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Today's Stichomancy for Faith Hill

The first excerpt represents the past or something you must release, and is drawn from Little Rivers by Henry van Dyke:

but we took down the long rods, put away the heavy reels, made the canoes fast to the side of the house, embarked the three horses on the front deck, and then dropped down with the current, swinging along through the rapids, and drifting slowly through the still places, now grounding on a hidden rock, and now sweeping around a sharp curve, until at length we saw the roofs of Metapedia and the ugly bridge of the railway spanning the river. There we left our floating house, awkward and helpless, like some strange relic of the flood, stranded on the shore. And as we climbed the bank we looked back and wondered whether Noah was sorry when he said good- bye to his ark.

The second excerpt represents the present or the deciding factor of the moment, and is drawn from The United States Constitution:

No Person except a natural born Citizen, or a Citizen of the United States, at the time of the Adoption of this Constitution, shall be eligible to the Office of President; neither shall any Person be eligible to that Office who shall not have attained to the Age of thirty five Years, and been fourteen Years a Resident within the United States.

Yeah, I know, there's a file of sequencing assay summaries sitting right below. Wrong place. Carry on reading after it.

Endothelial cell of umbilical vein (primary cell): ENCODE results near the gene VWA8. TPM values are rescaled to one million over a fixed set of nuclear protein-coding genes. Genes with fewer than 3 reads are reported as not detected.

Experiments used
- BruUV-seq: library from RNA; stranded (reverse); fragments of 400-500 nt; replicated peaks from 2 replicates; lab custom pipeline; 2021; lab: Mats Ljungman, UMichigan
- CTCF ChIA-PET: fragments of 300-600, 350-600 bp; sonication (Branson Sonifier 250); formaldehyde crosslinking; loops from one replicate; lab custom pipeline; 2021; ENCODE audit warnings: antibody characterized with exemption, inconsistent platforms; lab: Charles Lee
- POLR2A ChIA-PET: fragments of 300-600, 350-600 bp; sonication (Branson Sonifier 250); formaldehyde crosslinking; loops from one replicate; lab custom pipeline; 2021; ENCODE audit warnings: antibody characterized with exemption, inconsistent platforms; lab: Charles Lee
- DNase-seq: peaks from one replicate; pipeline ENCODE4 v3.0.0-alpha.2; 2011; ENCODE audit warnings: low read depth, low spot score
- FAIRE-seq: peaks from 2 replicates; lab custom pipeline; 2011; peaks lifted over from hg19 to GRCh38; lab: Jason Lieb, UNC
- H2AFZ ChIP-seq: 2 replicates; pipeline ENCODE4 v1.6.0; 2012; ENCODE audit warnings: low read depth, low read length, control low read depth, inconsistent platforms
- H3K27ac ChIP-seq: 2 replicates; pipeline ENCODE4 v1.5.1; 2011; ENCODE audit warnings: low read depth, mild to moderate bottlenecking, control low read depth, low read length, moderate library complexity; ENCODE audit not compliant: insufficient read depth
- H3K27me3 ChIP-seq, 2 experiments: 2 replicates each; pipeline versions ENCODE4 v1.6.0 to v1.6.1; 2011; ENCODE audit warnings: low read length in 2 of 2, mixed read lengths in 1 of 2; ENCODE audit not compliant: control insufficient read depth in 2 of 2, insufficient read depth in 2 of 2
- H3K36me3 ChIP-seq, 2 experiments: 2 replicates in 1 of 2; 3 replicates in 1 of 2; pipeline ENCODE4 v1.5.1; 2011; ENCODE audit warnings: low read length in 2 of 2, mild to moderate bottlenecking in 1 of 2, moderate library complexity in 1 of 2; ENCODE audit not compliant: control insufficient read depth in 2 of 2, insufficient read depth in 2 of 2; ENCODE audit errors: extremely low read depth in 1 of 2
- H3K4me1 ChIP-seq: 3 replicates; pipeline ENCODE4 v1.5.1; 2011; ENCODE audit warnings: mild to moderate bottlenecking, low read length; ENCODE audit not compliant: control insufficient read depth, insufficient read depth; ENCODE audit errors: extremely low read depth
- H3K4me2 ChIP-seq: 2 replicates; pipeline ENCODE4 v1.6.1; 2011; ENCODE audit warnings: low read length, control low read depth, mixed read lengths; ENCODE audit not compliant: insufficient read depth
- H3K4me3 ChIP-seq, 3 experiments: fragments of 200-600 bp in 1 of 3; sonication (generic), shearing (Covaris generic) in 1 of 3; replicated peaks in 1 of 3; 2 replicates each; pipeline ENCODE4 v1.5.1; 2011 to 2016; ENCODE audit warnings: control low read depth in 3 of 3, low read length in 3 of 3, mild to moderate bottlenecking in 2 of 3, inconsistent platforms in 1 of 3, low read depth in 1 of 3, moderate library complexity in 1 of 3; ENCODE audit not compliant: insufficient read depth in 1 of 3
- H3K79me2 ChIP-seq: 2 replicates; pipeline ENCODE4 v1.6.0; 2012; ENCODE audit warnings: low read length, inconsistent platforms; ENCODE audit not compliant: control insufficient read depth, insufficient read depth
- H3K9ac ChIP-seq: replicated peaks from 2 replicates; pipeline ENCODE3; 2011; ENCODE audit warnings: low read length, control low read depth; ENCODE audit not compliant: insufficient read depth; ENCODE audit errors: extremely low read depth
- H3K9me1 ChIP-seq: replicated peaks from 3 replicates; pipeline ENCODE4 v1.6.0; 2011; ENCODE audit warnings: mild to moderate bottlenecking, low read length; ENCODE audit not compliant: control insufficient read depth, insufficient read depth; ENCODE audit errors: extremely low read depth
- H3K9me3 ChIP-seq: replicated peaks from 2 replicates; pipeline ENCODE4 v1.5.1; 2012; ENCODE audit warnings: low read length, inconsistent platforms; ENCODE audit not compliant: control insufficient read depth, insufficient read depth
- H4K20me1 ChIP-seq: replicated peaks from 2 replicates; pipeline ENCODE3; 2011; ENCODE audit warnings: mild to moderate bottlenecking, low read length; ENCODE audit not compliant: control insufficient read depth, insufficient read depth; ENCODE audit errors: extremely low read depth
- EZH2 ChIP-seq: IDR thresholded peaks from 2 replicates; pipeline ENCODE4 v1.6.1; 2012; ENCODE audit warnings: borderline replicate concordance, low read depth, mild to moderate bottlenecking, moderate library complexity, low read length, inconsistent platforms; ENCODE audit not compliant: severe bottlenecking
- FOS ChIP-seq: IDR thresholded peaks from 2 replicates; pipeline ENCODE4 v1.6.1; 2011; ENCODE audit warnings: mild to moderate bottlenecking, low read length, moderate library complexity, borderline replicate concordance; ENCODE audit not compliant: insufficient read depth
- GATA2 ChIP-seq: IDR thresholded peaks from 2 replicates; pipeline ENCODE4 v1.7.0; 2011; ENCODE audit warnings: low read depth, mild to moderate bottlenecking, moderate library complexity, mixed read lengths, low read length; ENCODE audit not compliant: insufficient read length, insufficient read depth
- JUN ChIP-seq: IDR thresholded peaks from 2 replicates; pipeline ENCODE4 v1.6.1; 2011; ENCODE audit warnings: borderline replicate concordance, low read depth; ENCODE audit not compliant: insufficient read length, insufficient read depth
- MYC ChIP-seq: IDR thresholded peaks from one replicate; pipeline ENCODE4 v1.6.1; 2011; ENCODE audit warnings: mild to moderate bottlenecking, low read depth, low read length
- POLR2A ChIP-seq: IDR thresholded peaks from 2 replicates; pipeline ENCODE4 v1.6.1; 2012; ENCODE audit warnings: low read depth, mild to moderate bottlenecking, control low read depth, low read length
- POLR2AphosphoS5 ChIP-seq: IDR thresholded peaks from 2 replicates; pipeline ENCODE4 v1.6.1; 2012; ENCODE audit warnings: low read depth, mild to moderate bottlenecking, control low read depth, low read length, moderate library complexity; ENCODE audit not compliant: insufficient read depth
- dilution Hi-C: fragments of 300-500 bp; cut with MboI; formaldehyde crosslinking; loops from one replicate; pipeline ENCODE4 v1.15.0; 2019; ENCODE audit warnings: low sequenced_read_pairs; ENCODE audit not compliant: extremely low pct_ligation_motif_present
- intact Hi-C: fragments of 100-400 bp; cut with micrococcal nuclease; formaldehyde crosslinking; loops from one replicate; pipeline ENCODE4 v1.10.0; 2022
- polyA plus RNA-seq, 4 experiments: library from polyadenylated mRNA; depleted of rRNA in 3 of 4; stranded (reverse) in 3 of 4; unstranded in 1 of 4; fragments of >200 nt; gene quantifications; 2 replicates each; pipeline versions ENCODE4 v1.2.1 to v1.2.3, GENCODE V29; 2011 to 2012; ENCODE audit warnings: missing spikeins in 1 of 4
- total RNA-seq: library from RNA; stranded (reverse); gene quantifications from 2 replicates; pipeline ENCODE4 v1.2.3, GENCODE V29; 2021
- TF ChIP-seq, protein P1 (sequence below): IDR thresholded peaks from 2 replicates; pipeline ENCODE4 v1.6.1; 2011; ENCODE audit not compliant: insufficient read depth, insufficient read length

In Case of the Removal of the President from Office, or of his Death, Resignation, or Inability to discharge the Powers and Duties of the said Office, the Same shall devolve on the Vice President, and the Congress may by Law provide for the Case of Removal, Death, Resignation or Inability, both of the President and Vice President, declaring what Officer shall then act as President, and such Officer shall act accordingly,


The United States Constitution
The third excerpt represents the future or something you must embrace, and is drawn from Facino Cane by Honore de Balzac:

again (a /canard/, in the language of the orchestra), neither did the dancers, nor, for that matter, did my old Italian's acolytes; for I had made up my mind that he must be Italian, and an Italian he was. There was something great, something too of the despot about this old Homer bearing within him an /Odyssey/ doomed to oblivion. The greatness was so real that it triumphed over his abject position; the despotism so much a part of him, that it rose above his poverty.

There are violent passions which drive a man to good or evil, making of him a hero or a convict; of these there was not one that had failed to leave its traces on the grandly-hewn, lividly Italian face. You trembled lest a flash of thought should suddenly light up the deep